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Category Archives: Bankruptcy Questions

Archives: Bankruptcy Questions

Why does my household size matter?

Your household size determines the median income “cutoff” that will be used to determine whether you must take the “means test.” If your gross income for the past six months was less than the cutoff for your household size, you have cleared that hurdle on the way toward a chapter 7. If you are over the cutoff, you must take the means test. The means test deducts from your past six months’ gross income certain permitted expenses and allows certain additional expenses to be taken into consideration. The resulting figure will determine whether you qualify for a chapter 7 or must file a chapter 13.

Can individuals file a chapter 11?

Yes. We are seeing more of these cases in Arizona, mostly due to the large real estate loans that people incurred during the boom. Also, real estate investors typically need to file personal chapter 11, depending on their secured and unsecured debts. Debt limits exist for chapter 13 cases. Therefore, if you would normally need to file a chapter 13 but do not qualify for a chapter 13 due to the debt limits, a chapter 11 may be the best option. There are other reasons for filing an individual chapter 11 in Arizona, but the most common reason Arizona individuals file chapter 11s is the debt limit. The cost of chapter 11s is much higher than is the case for chapter 7s or chapter 13s. Be prepared to spend a minimum of $5,000 for a chapter 11 bankruptcy, whereas chapter 13s in Arizona typically do not cost more than $4,500 in legal fees.

What is the Meeting of Creditors?

This is almost always your only bankruptcy hearing. In Arizona, if you file your case in the Phoenix metro area, your hearing will almost always be held downtown at the United States Bankruptcy Court for the district of Arizona. The meeting is typically not held in the courtroom but rather in a hearing room. Contrary to the implication in the name of the hearing, creditors usually do not show up for a meeting with you. Although they have the right to question you about certain relevant matters, most creditors do not have the time or money to send legal counsel on their behalf. The creditors that do show up usually need some specific information, believe that you committed fraud, or are unsophisticated small business owners in Arizona who mistakenly believe they are required to attend the standard meeting (they are not).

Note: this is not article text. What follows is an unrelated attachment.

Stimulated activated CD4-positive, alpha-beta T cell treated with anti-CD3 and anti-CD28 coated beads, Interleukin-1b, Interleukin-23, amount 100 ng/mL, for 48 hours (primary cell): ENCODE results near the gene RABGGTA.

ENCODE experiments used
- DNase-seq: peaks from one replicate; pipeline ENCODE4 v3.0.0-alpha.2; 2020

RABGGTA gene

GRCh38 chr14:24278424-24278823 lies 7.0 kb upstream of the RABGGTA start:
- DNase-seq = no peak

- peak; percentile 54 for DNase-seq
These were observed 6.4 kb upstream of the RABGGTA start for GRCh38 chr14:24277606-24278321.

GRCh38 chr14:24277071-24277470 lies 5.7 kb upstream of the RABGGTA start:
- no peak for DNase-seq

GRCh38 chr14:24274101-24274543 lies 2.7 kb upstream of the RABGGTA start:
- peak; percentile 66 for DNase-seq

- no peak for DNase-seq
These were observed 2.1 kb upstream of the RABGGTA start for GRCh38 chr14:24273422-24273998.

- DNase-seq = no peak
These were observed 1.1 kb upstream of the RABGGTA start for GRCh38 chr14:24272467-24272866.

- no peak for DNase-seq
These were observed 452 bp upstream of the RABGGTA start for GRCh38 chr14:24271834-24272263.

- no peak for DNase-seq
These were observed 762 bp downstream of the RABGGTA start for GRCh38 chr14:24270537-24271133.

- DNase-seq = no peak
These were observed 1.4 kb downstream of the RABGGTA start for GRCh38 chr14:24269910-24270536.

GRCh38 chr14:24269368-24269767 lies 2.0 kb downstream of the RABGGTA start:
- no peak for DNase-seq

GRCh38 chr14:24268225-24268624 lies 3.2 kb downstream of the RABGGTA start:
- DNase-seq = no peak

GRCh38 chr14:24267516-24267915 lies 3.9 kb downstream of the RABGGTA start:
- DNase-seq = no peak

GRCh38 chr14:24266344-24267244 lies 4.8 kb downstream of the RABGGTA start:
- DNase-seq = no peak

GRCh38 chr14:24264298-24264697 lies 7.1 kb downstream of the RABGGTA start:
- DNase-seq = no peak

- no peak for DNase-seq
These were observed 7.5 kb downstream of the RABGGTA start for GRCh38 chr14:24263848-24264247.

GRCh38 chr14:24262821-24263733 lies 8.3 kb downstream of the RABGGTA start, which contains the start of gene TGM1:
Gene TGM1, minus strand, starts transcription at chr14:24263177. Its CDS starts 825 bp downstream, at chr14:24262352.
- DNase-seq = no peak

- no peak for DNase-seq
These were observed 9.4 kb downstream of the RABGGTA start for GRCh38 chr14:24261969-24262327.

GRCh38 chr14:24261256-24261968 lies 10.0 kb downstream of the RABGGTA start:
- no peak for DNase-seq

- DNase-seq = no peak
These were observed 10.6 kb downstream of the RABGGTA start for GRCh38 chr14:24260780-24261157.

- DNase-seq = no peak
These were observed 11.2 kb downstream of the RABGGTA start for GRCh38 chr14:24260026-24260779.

How long does the Meeting of Creditors last?

It typically lasts only five to ten minutes. However, you should be prepared to wait for up to a couple of hours in case the trustee is not on schedule. Occasionally, there will be one or more complicated cases that cause the docket to become backed up from a few minutes to a couple of hours. You should remember to take with you your social security card and drivers license. If you don’t have those documents, certain other ones will suffice (ask us). You must, however, use only the permitted ones.

What is a confirmation hearing?

This is the hearing in which the judge decides whether to accept your proposed repayment plan in a chapter 13 case. In Arizona, we can often structure your plan in such a way as to avoid your having to attend the confirmation hearing. You will need to attend the Meeting of Creditors, but you can often avoid being required to attend the confirmation hearing.

What does it mean to reaffirm a debt?

To reaffirm a debt means to essentially take it out of your bankruptcy and fully recommit yourself to paying it back. Almost always, this is a bad idea. Creditors often push hard to convince debtors that it’s in their best interest to reaffirm a debt when there is collateral securing the debt, but this is usually not really necessary in practice. There are risks to not reaffirming your debt, but those risks are often worth the benefits of simply retaining the property and making regular timely payments. We will analyze whether you should or should not reaffirm your particular secured obligations.

Creditors are threatening to garnish my wages. Can they do this?

Creditors will probably be able to garnish your Arizona wages at some point in time. What we often see is that Arizona clients are scared that creditors will be able to garnish their wages immediately. This is often not possible, because the creditor must first sue the client in order to obtain a legal judgment before wages can be garnished. This takes time. If you are sued, someone will come to your door to hand you a copy of the debt collection lawsuit. I often advise clients that they should not resist this process. It is better to obtain a copy and hand it to us, so that we can determine whether there is some way to fight it while we get the bankruptcy case prepared for filing. The bankruptcy case will stop the lawsuit in its tracks, pending the outcome of the bankruptcy and some other factors.

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